• As illustrated in FIG. 14, the third preferred sliding assembly 112 is disposed within a handset, designated generally at 152, with one of either the first or second slider bodies 114, 116 disposed on a display part, generally at 154, and the other of the first or second slider bodies disposed on a keyboard part, generally at 156. For purposes of illustration, the first slider body 114 is shown as being coupled to the display part 154 while the second slider body 116 is shown as being coupled to the keyboard part 156.
  • The biasing assembly includes features disposed on both of the first and second slider bodies 114, 116 that enhance the operator's control over the opening and closing of the handset 152. More specifically, the first slider body 114 includes at least one biasing member, generally at 158, a pivoting linking arm, generally at 160, and a plurality of fasteners, such as first, second and third rivets 162, 164, 166, while the second slider body 116 includes an elongated slot 168 configured to receive an engagement rivet 170 connected to the linking arm 160, which slidably reciprocates within the elongated slot.
  • While it is contemplated that the biasing member 158 may assume a variety of configurations, the preferred biasing member is at least one and preferably two concentric, arcuate inner and outer torsion springs 172, 174 that are configured to have left curved end portions 172 a, 174 a and right curved end portions 174 a, 174 b for lockingly engaging the first and second rivets 162, 164, respectively. The pivoting linking arm 160 is generally rectangular in shape, with upper and lower radiused ends 176, 178, wherein the upper and lower radiused ends are elevationally displaced from a body of the linking arm in opposite directions. The linking arm 160 preferably includes an upper radiused end orifice 180, a lower radiused end orifice 182, and a third orifice 184 that is preferably disposed at an end of the linking arm near the lower radiused end 178. Advantageously, the location of the third orifice 184 may vary to suit individual applications, where the third orifice may be disposed at varying positions along a length of the linking arm 160. Additionally, the receiving surface 134 of the first slider body 114 preferably includes left and right receiving surface orifices 186, 188.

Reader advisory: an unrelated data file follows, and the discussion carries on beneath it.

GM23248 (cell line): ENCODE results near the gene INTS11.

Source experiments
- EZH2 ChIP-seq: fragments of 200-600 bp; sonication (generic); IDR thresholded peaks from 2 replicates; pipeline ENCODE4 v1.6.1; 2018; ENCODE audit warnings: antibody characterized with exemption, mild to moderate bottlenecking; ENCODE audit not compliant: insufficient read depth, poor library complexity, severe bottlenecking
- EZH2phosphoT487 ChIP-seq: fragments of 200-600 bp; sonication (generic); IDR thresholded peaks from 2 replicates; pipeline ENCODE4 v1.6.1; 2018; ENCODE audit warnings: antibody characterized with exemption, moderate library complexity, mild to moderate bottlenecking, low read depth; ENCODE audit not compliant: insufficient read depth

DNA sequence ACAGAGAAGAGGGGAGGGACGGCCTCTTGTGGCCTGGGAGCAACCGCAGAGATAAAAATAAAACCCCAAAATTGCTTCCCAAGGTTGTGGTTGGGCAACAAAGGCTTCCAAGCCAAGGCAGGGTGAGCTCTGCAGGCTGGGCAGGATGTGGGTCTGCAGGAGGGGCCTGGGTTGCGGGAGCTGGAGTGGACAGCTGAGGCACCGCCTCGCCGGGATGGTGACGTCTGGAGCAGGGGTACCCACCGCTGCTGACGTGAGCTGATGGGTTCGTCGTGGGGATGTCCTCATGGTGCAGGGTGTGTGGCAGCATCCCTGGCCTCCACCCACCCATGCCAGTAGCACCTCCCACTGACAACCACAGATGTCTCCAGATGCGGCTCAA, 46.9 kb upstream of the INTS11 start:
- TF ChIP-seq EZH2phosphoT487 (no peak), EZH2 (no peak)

• When assembled, the torsion springs 172, 174 are in abutment with the receiving surface 134 such that a radius of the torsion springs are parallel to the receiving surface. The first rivet 162 is coupled to the left curved end portions 172 a, 174 a of the inner and outer torsion springs 172, 174 and the third orifice 184 of the linking arm 160, while second rivet 164 couples the right curved end portions 172 b, 174 b to the right receiving surface orifice 188. Thus, altering the position of the third orifice to suit individual applications has the effect of either increasing or decreasing tension on the torsion springs 172, 174 during movement of the linking arm 160. The third rivet 166 couples the lower radiused end orifice 182 of the linking arm 160 to the left receiving surface orifice 186 of the receiving surface 134. The engagement rivet 170 is coupled to the upper radiused end orifice 180 as well as the elongated slot 168.
  • The second slider body 116 includes the elongated slot 168 that extends generally from generally a midpoint of the second joint 128 toward one of the outer edges of the second joint. The elongated slot 168 is sized and configured to matingly engage the engagement rivet 170 and permit sliding reciprocation of the engagement rivet therein. In the third preferred embodiment, the engagement rivet 170 is coupled to both the upper radiused end 176 of the linking arm 160 and the elongated slot 168. In this manner, the second slider body 116, which is engaged with the first slider body 114 via engagement of the guide rails 118, 120 to the U-shaped guide grooves 148, is also lockingly engaged to the first slider body such that the first and second slider bodies may move relative to one another.
  • Thus, the first slider body 114 is coupled to both the inner and outer torsion springs 172, 174 and the linking arm 160, and the linking arm is coupled to all three of the first slider body, torsion springs, and second slider body 116, thereby lockingly securing the first and second slider bodies to one another.